I have a gigantic, all-consuming, unabashed love for Pretty Little Liars. Even though this season kind of sucks, and even though I really resent all the Ravenswood crossover, and even though the writers took Caleb away, and even though it seems like the four main actresses might be outgrowing the show, I love it. After every episode, I hit up Tumblrs (Pretty Little Secret Hints is my fave) that analyze every single frame and every line of dialogue, and I love it. I will watch it until the very last little bit of A’s red coat is revealed and I will revel in every second of it because it’s pure, amazing, campy fun.
As an extension of my love for the show, I love the four actresses who star on it. Hannah was my least favorite character when I started watching, but I love her now (How many times will I put the word love into this post? KEEP READING). And, by extension, I have good feelings towards the actress who plays her, Ashley Benson. As cool as it is that she recently spoke out against the show for Photoshopping her, she sounds even cooler in her latest interview with Cosmo.
Ashley’s on the cover of the March 2014 issue of Cosmopolitan. Inside, she talks about the ridiculous wardrobes of the PLL girls, gratuitous nudity and drugs in Hollywood, among other topics. And yeah, this interview just made me love her a little bit more.
On nude scenes:
“I never want to do nudity that’s gratuitous. Girls look so much better in lingerie or a t-shirt and leave the rest up to the imagination. I make it clear that I have a line. Everyone tries to push you, and it’s easy to get talked into doing those things. I’ll just walk off-set. But not everyone realizes they can do that.”
While I don’t necessarily think nude scenes in TV or movies are always bad, I’m always interested in hearing the point of view of the actors and actresses who do them. It must be a weird situation to be in, no matter if you’re an up-and-coming actress or at the top of your career. Ashley sounds like she knows herself and her boundaries and I totally respect that.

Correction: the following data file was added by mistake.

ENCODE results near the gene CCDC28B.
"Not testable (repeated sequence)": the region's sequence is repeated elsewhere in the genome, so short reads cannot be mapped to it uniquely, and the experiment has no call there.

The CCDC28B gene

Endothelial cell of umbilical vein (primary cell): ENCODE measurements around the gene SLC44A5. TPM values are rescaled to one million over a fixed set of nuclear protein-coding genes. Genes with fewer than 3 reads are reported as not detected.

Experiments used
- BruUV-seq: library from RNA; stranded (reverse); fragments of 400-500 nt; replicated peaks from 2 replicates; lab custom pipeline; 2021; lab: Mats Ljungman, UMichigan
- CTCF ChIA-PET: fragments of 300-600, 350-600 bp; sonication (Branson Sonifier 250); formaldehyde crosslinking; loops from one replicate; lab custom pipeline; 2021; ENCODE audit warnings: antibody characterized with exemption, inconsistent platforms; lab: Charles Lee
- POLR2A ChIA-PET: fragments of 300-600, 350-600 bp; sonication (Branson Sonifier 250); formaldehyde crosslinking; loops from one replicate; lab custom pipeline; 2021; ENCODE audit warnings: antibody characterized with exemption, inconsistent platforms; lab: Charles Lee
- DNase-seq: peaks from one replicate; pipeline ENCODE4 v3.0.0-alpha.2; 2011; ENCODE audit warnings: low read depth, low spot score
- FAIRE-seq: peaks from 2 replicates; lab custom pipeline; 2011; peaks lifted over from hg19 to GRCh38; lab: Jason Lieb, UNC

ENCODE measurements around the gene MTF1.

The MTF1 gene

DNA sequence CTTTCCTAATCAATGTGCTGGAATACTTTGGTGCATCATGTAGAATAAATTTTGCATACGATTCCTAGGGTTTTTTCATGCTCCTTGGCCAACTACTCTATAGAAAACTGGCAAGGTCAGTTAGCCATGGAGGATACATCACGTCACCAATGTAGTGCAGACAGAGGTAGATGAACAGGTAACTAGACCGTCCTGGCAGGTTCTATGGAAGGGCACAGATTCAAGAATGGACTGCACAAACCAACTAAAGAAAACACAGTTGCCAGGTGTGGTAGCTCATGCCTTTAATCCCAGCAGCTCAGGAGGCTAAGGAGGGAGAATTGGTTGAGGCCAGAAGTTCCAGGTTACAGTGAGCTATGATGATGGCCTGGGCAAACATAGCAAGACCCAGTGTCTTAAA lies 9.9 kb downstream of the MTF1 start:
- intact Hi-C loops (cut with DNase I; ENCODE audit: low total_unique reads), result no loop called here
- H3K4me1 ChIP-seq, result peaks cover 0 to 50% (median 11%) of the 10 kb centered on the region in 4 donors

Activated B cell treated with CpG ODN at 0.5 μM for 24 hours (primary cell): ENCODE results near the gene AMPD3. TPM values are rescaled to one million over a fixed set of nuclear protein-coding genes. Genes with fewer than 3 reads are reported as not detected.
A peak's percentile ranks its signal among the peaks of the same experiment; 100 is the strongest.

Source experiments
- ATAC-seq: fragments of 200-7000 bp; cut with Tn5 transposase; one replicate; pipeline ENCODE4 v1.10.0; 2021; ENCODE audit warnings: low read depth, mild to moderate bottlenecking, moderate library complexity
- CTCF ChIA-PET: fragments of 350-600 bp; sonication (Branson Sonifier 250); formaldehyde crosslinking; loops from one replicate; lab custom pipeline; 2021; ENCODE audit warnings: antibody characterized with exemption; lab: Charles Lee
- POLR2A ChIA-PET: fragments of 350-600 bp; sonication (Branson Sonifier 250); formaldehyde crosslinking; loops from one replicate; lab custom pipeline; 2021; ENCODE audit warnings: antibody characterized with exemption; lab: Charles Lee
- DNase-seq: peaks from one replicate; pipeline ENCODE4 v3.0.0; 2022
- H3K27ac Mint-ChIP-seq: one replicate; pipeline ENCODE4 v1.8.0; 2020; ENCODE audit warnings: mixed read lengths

Here’s what she had to say about the crazy getups the characters on PLL wear:
“The thing I always make fun of is the wardrobe. Really, do you think anyone would actually wear full hair and makeup and 6-inch heels to school? I was 13 when I was last in school, and I never wore makeup. I wasn’t allowed. Now [girls are] all wearing heels and makeup and getting their hair done, so I’m not sure it’s us influencing girls or that’s just the way it is now. If I had gone to high school, I would have rolled out of bed and showed up in sweats. I mean, I want to work with Woody Allen; that’s one of my goals. And every film he does, the wardrobe is so simple, no makeup or hair, and that’s what I love in a movie—a natural human being, not dressed to the nines, false lashes, all done up.”
While her Woody Allen love could be construed as questionable, I’m so glad to hear someone from the show talking about the pure insanity of the girls’ outfits. I mean, Pretty Little Liars is in no way supposed to be realistic (and nor do I take it that way), but the clothes the characters wear are so over the top as to be a tiny bit shocking. I actually think maybe they’ve dialed it back a bit since the first season, but I sincerely hope no middle or high school girls out there are trying to emulate the way that Hannah, Aria, Spencer or Emily dress. Because they’d probably go broke doing it.
Let’s talk her cover outfit, though. While I don’t necessarily expect Cosmo to have anything particularly fashion-forward on their covers, I am looking kinda cross-eyed at Ashley’s ensemble, which I can only describe as “sorority pillow fight chic.” I mean…it’s a gigantic boyfriend sweater over the kind of bright satin-y bra I was desperate to wear in middle school, but didn’t really have the rack to pull off. And…no pants! The pretty floral dress she wears inside the magazine seems like it would have been way prettier for a spring magazine cover and considerably less “Frat boy fantasy of what girls wear to whach each other with pillows.”
Photo: Matthias Vriens-McGrath/Cosmopolitan